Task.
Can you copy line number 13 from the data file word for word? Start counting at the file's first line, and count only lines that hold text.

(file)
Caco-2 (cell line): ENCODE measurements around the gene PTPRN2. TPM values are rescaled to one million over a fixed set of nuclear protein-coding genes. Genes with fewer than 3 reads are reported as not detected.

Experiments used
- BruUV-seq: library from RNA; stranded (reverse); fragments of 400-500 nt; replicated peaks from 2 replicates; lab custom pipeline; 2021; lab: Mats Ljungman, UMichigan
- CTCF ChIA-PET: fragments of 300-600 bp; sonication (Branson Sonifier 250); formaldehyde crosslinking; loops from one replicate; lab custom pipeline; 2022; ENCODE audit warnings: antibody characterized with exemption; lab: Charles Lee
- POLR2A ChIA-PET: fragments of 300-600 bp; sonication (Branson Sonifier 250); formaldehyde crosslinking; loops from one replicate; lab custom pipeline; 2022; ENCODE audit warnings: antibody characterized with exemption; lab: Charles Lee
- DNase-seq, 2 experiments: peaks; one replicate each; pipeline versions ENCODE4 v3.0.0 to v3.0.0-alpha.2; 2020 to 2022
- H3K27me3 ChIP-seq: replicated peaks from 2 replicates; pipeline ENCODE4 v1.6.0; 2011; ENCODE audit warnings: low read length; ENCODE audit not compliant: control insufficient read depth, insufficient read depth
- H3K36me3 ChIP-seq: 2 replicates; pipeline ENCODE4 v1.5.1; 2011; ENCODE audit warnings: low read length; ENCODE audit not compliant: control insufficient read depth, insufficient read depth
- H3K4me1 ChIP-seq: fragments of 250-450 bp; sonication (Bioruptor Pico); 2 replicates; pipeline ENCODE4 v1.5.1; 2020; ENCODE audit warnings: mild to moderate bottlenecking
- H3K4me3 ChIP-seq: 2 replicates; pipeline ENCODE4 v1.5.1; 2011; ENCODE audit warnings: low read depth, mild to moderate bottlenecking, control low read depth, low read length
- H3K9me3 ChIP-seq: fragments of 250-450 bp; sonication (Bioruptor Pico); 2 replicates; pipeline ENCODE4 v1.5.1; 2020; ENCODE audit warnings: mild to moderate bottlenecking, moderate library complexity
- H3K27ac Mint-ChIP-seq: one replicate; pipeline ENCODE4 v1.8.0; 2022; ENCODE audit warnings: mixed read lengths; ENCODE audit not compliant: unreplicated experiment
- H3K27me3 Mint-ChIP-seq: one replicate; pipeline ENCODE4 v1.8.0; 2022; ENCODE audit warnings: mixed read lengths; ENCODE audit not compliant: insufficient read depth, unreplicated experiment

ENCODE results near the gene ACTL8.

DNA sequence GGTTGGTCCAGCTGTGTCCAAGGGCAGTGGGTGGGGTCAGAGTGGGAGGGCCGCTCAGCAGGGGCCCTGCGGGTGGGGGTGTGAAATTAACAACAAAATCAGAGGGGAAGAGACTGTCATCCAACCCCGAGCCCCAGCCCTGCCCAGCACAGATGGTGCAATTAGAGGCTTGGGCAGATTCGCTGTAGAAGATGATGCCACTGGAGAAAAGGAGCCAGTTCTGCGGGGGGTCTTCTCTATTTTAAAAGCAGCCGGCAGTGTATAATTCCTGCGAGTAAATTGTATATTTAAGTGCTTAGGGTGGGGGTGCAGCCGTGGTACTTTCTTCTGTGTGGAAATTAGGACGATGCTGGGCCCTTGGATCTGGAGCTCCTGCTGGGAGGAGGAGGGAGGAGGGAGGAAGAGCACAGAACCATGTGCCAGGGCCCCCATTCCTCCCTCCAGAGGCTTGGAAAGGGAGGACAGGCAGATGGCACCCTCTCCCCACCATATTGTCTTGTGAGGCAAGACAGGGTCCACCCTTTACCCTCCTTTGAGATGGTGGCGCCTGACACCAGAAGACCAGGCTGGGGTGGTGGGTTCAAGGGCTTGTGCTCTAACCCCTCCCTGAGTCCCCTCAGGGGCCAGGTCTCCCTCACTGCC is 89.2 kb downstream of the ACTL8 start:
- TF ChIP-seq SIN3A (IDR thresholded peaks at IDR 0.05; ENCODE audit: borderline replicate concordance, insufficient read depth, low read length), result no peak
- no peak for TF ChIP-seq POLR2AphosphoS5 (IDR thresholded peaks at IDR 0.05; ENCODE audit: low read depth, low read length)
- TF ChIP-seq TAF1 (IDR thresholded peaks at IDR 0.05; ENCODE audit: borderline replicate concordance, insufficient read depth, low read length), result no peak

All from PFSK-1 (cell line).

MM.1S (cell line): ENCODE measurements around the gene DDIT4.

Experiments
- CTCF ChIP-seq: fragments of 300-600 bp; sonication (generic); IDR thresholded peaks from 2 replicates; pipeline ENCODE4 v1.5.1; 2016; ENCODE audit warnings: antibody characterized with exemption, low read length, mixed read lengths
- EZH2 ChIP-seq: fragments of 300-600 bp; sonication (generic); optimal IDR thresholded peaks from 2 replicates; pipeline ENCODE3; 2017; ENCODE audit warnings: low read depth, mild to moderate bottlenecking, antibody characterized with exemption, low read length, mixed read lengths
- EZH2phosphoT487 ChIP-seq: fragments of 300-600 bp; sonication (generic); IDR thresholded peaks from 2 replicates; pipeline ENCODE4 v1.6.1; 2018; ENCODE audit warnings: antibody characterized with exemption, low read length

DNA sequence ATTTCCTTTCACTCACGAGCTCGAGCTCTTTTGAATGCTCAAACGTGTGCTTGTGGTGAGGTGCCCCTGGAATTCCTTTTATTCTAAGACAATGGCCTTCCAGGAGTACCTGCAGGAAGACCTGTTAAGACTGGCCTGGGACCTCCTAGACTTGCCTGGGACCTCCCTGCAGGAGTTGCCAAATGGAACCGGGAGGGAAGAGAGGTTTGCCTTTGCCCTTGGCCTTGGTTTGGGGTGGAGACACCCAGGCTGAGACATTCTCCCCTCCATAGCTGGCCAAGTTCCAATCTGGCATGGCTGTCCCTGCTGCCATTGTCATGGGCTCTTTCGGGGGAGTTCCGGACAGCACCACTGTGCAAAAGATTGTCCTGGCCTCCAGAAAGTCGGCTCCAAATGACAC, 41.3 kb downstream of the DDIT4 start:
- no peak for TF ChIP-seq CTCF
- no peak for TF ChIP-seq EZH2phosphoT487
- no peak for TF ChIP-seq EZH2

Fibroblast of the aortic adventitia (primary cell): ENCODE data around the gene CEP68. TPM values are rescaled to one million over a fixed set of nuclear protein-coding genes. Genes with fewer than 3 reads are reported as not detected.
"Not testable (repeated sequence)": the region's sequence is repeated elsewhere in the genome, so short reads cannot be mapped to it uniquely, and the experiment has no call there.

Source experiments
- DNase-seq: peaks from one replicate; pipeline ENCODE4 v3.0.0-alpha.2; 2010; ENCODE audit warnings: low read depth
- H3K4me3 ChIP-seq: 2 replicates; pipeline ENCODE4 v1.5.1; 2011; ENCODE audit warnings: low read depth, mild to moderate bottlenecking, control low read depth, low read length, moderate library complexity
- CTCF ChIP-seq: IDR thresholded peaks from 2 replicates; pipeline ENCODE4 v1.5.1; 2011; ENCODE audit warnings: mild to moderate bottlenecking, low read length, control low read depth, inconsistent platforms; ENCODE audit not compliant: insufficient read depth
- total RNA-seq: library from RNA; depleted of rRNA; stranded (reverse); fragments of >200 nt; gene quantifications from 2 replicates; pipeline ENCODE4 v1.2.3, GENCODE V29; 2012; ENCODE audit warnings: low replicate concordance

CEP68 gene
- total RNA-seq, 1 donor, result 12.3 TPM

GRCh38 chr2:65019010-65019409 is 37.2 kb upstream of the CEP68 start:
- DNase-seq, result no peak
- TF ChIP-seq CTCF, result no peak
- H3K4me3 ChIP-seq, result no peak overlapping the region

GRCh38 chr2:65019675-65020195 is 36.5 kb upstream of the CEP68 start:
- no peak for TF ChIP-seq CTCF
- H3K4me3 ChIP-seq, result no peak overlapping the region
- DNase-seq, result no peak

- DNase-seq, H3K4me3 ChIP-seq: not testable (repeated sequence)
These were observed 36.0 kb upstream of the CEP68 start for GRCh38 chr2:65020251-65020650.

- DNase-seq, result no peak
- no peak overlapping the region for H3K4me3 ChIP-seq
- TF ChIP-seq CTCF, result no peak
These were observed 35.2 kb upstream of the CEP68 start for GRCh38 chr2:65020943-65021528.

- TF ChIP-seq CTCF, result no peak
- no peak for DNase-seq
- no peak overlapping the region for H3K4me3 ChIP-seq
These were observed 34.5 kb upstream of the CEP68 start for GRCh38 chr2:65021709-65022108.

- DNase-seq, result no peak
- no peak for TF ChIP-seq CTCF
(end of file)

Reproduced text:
- H3K27me3 Mint-ChIP-seq: one replicate; pipeline ENCODE4 v1.8.0; 2022; ENCODE audit warnings: mixed read lengths; ENCODE audit not compliant: insufficient read depth, unreplicated experiment